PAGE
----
may cause the list of LBA addresses which comprise the initial RAM
filesytem file to change will also necessitate that lilo be re-run.
This includes, but is not limited to, regenerating the initial RAM
file system by running "update-initramfs -u".  Since grub understands
the file sytem, it can determine which blocks need to be read

That, in my humble opionion, is the primary advantage of grub.
With grub version 1, running update-grub does not re-write the
boot block.  It only regenerates /boot/grub/menu.lst based on
which kernels are installed.  With grub version 2, this list is
effectively generated on the fly, and even this requirement is

These advantages come at a price, however.  The extra code
needed to understand the many file systems makes grub bigger (and
more vulnerable to bugs).  And that is the primary reason I use
lilo.  lilo occupies only the master boot record (cylinder 0,
head 0, record 1).  grub (both versions) occupies additional blocks
(record 2, record 3, etc.).  These blocks are outside of a partition
and are not backed up by the backup software that we use.  The backup
software knows to back up the master boot record, and it also backs up
all the partitions and their boot blocks, but the extra blocks
occupied by grub are not backed up.  Thus, if we have a hard drive
failure, we replace the hard drive; we run a restore; and we're good
to go, as long as the machine runs lilo.  But if the machine runs
grub, and we do a restore, we have an unbootable machine.  There are
some ways around this with our backup software, but they are not
entirely satisfactory, for various reasons that I won't go into.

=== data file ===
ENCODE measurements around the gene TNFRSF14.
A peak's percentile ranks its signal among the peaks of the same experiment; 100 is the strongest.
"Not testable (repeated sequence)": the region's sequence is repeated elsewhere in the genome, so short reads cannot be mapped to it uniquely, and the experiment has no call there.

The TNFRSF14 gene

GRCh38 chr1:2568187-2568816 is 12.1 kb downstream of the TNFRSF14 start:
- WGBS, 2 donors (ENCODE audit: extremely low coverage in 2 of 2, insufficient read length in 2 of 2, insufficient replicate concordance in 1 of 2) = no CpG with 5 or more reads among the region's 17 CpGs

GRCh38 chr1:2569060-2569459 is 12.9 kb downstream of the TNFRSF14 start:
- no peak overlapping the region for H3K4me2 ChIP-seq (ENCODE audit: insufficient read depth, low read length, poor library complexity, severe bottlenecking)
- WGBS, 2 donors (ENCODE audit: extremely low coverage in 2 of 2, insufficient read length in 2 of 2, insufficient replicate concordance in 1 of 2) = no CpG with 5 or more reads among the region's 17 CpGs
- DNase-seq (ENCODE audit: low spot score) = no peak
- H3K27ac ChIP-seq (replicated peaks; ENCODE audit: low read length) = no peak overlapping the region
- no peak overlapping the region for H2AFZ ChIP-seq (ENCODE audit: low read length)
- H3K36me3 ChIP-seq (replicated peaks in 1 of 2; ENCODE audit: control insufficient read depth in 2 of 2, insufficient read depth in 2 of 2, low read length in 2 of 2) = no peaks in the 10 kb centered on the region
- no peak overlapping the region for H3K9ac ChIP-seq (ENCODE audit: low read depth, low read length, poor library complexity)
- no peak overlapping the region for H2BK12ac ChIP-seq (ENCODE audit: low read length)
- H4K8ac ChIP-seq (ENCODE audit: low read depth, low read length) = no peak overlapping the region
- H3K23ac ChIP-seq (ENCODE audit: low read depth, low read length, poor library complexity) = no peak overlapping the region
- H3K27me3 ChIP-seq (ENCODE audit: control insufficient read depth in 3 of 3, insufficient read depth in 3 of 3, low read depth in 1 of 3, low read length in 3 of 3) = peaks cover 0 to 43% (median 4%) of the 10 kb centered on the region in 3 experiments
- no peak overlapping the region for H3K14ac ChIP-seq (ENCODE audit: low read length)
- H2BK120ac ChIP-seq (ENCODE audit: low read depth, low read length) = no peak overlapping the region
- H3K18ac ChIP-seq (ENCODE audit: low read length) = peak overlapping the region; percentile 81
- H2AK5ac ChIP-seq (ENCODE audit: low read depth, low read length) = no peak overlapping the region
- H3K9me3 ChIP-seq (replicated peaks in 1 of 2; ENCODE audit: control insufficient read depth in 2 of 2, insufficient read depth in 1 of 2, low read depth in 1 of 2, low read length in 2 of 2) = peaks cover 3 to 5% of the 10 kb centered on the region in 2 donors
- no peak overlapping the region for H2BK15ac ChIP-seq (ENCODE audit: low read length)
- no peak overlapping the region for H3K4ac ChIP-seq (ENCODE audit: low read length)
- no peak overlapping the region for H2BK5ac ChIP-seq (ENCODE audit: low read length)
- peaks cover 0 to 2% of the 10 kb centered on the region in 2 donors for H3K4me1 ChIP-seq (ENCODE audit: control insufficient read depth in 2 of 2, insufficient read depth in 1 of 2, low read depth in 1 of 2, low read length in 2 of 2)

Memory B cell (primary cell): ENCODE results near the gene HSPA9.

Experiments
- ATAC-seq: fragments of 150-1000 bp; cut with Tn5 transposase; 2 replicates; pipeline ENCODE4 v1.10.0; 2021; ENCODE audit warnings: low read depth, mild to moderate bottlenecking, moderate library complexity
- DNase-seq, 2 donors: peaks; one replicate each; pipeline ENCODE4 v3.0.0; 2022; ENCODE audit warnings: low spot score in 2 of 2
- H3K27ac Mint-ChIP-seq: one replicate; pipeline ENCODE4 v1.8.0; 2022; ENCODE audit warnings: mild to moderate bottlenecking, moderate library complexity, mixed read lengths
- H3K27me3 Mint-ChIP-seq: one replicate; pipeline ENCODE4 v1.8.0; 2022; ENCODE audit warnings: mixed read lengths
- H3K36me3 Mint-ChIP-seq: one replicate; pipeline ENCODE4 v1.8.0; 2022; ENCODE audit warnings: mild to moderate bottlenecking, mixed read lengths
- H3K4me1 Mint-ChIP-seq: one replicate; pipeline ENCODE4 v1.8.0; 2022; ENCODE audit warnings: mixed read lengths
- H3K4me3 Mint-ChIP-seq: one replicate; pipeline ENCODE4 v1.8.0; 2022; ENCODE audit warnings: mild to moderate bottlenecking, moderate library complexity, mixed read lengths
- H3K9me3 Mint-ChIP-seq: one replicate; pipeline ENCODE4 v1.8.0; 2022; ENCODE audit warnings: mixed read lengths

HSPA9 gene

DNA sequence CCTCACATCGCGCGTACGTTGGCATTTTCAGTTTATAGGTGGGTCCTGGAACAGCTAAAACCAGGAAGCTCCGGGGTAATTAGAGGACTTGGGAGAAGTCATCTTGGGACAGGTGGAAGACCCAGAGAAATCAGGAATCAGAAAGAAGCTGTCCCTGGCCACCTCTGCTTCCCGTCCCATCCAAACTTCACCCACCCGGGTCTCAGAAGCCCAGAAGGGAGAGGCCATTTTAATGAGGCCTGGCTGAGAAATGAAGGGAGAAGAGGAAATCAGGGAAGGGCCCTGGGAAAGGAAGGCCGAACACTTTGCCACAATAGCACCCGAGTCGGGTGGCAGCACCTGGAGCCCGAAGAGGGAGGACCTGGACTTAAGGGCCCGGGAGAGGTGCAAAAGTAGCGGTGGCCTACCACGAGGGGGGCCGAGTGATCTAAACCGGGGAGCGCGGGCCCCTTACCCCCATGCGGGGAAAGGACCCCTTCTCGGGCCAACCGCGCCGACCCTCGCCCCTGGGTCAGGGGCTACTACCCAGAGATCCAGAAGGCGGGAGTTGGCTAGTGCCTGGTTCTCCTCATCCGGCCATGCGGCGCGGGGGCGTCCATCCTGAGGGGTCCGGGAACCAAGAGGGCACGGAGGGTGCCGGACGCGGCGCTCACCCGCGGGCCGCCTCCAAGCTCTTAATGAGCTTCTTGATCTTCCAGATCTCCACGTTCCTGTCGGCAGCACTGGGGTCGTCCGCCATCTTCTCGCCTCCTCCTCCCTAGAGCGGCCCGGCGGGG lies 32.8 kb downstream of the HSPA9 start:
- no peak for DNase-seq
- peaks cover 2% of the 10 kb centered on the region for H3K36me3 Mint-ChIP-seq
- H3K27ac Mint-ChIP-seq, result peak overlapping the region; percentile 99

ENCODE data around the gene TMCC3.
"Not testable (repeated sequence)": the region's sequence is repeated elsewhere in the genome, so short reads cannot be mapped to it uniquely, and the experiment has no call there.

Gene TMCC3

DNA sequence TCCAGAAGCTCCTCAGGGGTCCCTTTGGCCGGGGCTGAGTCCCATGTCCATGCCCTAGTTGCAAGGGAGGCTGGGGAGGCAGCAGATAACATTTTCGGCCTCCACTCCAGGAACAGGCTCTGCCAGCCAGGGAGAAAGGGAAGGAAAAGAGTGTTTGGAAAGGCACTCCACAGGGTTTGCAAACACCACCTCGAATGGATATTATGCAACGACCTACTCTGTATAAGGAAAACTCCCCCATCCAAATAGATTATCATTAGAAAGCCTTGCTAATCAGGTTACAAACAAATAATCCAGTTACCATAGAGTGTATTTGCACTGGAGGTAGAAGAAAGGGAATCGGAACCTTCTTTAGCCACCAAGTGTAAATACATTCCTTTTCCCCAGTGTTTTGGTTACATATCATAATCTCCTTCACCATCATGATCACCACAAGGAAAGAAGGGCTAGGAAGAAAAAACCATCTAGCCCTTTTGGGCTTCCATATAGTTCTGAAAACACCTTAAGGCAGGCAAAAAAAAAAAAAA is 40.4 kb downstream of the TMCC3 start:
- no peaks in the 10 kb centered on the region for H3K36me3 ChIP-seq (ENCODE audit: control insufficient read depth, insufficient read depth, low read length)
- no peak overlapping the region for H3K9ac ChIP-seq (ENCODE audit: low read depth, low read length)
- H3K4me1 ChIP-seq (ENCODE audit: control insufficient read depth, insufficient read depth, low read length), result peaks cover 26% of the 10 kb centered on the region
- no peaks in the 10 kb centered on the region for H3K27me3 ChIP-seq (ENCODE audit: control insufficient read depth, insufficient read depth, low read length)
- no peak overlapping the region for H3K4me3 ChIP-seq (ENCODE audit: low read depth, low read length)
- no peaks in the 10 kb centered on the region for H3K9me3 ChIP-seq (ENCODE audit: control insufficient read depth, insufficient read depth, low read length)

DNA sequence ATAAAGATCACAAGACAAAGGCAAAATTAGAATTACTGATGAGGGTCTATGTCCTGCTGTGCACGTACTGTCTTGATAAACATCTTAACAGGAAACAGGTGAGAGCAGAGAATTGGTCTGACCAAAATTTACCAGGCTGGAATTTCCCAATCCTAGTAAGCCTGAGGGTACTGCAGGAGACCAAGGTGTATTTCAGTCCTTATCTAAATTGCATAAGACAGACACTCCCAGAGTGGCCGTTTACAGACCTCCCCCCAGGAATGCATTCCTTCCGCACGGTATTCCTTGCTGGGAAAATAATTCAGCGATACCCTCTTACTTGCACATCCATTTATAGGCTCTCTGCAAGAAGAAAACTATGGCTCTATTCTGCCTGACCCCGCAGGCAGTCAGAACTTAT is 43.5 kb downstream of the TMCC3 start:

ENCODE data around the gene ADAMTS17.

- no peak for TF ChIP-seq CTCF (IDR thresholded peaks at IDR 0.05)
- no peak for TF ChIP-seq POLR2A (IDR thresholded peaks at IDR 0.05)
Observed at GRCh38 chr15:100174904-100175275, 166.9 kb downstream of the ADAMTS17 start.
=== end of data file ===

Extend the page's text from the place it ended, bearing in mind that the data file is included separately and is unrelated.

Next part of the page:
Besides, special backup requirements gives the enemies of Linux at
our shop an excuse to oppose further deployments of Linux, which is
something that I wish to avoid at all costs.  The backup software
was purchased back when all our servers ran Windows.  The backup
algorithm that it uses works just fine with Windows, and with Linux
too, as long as the boot loader only occupies the master boot record.
But grub violates this assumption and therefore causes problems.
As an additional bonus, lilo supports the vga option, something that
I use quite a lot, and grub version 2 (at the time at least) did not
really have anything equivalent to it.

Having made the decision to go with lilo rather than grub for what
I believe to be sound technical and business reasons, at least in
my environment, I must confess to having a sense of relief and gratitude
each time I see I post that says, in effect, "I updated grub and now
my system won't boot!"  I think to myself, "Boy, I sure am glad that
I use lilo."  On the other hand, having publicly recommended to others
who are having grub problems to switch to lilo, I also felt a sense
of responsibility to document, to the limited extent of my abilities,
the proper way to fully integrate lilo into the Debian environment,
so that they will experience a minimum of problems with it.
Most of the "old timers" already know; since they've used lilo in the
past.  But many of the newer users have never used lilo before, and
it is primarily for their sakes that I revised my web page.

And I hope that explains why I choose to use lilo.  But again, as I've
said before, "To each his own."  If you're happy with grub, and it's
working well for you, and it meets your needs, I'm not advocating
that you switch to lilo.

  .''`.     Stephen Powell    <zlinuxman@wowway.com>
 : :'  :
 `. `'`